July 25, 2013
My son and I just finished a kayak trip on the Merrimack River from downtown Newburyport to Amesbury. If you’re local, Plum Island Kayak is the best – I highly recommend them for a well-planned, safe and beautiful trip. The highlight for me was a fantastic view of our project on the river in Amesbury, a new house constructed with factory-built modules. My experience with modular construction is limited to lots of articles and a visit about 5 years ago to Epoch Modular Homes with my architect pal Hilary Ward. (Modular Homes Field Trip) It was interesting and exciting to see the possibilities of the process, but it wasn’t until this year that I had the opportunity to see one of my own projects go ‘modular’.
We started working with our clients in May of last year. The design process was an amazing one – their clear and concise vision for what they wanted for their home and a stunning site overlooking the Merrimack River were instrumental in our creating a design that as one of them described provided the “desires of (her) heart.”
GreenBridge’s model of the design
From the start, our clients were interested in modular construction, both for cost savings and for the efficiencies of the process itself. For construction, they contracted with Bernie Christopher of Great Woods Post and Beam Company, who uses New England Homes out of Claremont, New Hampshire for his modular construction projects. Bernie’s role is to coordinate the construction process and to build all pieces of the project that aren’t feasible or practically built by the modular company. Because of the complexity of the design, there will be more site-built carpentry for this project than a typical modular home.
This is a quick summary of the process with my comments –
- Our clients interviewed 2 modular companies and received prices from both based on the GreenBridge design drawings. At this time, the companies were given the opportunity to weigh in on any aspects of the project’s design that would not work for modular. We didn’t get much feedback on the project’s modular constructability at this time, aside from the size of the modules, which affect transportation costs. For this project our clients were comparing the costs of modular to conventional construction, and the savings were considerable. In retrospect, minimal detail in the modular proposals hampered a fair comparison between the two construction types. In many cases, less-expensive materials and details were assumed in the modular pricing.
- Our clients chose the contractor and modular company. The modular company was given our design drawings to use in creating their own factory-ready construction drawings.
- GreenBridge, our clients and Great Woods Construction reviewed the progress drawings for design consistency and errors. New England Homes revised the drawings as requested. This was an incredibly long, frustrating and drawn-out process! There were many inconsistencies and errors in the progress drawings: most were corrected and some could not be changed because of the requirements of modular construction. During this phase, pricing was reviewed and changes to the scope were reconciled. We are so fortunate that our clients understood the importance of our role in the project during this phase to review the drawings and to make sure the design intent was carried-through.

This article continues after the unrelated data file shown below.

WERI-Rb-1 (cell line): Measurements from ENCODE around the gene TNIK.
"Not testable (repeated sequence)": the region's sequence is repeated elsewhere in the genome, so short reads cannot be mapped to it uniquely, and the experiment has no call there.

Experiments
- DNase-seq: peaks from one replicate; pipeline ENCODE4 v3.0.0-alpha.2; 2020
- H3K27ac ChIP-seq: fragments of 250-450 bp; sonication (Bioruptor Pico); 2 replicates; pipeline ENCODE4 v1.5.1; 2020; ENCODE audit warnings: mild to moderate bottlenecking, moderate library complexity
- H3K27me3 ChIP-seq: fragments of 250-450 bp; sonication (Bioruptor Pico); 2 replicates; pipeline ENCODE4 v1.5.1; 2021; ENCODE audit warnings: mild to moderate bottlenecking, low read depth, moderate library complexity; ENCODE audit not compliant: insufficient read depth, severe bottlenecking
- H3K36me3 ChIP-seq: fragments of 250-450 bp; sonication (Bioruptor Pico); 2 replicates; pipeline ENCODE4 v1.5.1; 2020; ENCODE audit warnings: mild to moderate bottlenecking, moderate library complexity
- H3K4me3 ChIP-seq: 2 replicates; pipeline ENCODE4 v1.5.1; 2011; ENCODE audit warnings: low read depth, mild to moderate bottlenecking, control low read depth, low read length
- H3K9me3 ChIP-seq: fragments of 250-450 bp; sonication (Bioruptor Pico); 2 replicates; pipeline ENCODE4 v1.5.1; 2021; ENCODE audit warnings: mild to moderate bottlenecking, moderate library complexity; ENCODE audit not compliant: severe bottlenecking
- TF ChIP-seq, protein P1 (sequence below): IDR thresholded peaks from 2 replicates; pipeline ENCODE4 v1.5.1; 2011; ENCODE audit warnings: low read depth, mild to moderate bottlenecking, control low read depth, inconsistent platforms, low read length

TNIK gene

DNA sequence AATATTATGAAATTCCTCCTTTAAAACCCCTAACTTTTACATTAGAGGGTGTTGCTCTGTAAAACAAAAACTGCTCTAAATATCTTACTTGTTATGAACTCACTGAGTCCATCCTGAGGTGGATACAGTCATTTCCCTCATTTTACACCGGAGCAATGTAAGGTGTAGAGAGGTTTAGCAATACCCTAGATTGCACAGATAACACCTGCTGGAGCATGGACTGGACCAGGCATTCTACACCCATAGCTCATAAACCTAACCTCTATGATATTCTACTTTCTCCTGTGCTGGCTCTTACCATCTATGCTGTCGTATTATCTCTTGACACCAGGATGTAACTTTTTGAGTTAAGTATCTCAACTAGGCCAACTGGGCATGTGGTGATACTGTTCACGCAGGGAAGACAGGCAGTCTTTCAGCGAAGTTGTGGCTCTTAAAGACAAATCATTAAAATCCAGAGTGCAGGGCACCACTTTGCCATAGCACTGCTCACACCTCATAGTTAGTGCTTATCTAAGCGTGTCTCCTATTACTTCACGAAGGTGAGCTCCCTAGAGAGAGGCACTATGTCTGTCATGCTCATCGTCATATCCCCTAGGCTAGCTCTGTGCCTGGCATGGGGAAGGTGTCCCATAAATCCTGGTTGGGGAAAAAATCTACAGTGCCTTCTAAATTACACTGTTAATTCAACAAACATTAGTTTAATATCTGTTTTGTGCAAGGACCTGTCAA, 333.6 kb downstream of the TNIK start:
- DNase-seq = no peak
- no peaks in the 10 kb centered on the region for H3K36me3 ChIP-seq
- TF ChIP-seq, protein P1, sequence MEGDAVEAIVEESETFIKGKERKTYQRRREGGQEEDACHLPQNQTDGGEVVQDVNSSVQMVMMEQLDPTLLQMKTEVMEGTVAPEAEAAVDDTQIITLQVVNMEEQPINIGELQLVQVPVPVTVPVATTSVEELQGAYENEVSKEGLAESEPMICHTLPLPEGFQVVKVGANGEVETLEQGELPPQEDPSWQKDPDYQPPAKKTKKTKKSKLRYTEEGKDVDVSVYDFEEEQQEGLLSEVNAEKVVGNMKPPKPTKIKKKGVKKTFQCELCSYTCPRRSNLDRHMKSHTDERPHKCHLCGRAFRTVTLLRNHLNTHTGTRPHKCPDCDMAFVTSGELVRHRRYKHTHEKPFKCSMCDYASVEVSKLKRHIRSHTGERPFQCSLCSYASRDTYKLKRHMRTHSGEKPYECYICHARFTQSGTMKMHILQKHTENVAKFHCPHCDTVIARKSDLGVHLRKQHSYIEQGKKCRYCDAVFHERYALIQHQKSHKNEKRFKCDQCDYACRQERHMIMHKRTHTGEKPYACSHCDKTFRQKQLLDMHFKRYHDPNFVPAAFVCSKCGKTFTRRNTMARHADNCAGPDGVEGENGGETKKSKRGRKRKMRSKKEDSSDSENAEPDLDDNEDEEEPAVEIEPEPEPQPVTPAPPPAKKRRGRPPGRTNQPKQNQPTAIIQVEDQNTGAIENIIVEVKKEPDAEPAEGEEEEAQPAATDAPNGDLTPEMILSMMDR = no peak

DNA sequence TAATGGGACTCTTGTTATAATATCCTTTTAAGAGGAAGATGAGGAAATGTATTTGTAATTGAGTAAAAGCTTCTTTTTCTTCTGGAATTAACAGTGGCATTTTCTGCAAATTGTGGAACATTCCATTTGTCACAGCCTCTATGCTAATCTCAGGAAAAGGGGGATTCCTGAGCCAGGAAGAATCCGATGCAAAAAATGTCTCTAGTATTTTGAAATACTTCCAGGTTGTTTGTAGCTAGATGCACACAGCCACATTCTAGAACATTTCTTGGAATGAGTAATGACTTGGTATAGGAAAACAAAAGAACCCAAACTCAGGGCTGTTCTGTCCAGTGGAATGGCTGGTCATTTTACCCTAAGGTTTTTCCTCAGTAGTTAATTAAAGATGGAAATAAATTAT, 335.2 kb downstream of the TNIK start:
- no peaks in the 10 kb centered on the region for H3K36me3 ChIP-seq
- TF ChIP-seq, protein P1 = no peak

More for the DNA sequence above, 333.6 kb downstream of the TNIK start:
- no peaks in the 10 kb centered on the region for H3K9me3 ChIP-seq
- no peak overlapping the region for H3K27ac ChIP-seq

- Once the drawings were approved, the factory constructed the modular pieces. This went quickly – about 6 weeks.
- The pieces were installed on site by New England Homes. (The grading and foundation were completed in advance.) It was so fun to visit the site on the day of installation and see walls paint-ready with doors, windows, trims and light-fixtures installed! We were all thrilled to see the amazing views to the river and to walk through the new spaces.
- Bernie and Great Woods are now working on completing those items not included in the modular package – siding, decks, stairways, and some interior detailing. The Kitchen cabinetry and other cabinetry are also outside of the modular package. These items are being designed by the wonderful Emilie at Carriagetown Kitchens in Amesbury and will be installed by Great Woods. We’re working on revised landscaping and grading designs and the detailing of the front and rear decks.
Installation day! The gable roof in the yard is waiting for installation at the back wing of the house. The crane’s availability drives the schedule.
The water-side elevation. There will be a screened porch left of the garage and a porch across the front of the house.
Another view of the front – the grade will be built up to decrease the height to the porch level.
View from the Living Room down the river. The framing at the ceiling level will be removed to open up the cathedral ceiling.
The upstairs will be finished at a future date. The trusses were factory-built and hinged so they could be folded up for their ride to the site.
The process has been a long and in some ways grueling one, but there is a light at the end of the tunnel! Our clients are thrilled with their new home and can’t wait to move in. I’ve asked for the second floor southwest room, but am not sure if I’m getting it or not…
The modular design and construction process has been difficult and lengthy, but it did save our clients money. It was exciting and even shocking to see the speed of the installation, but we are somewhat relieved that the balance of the project is now in the hands of carpenters on site. It’s going to be a beautiful project – we’re happy to be a part of it.
If you would like to chat about modular construction or summer on the Merrimack feel free to contact us. Enjoy the rest of the summer!
With best wishes,
Juli MacDonald, GreenBridge Architects
June 15, 2013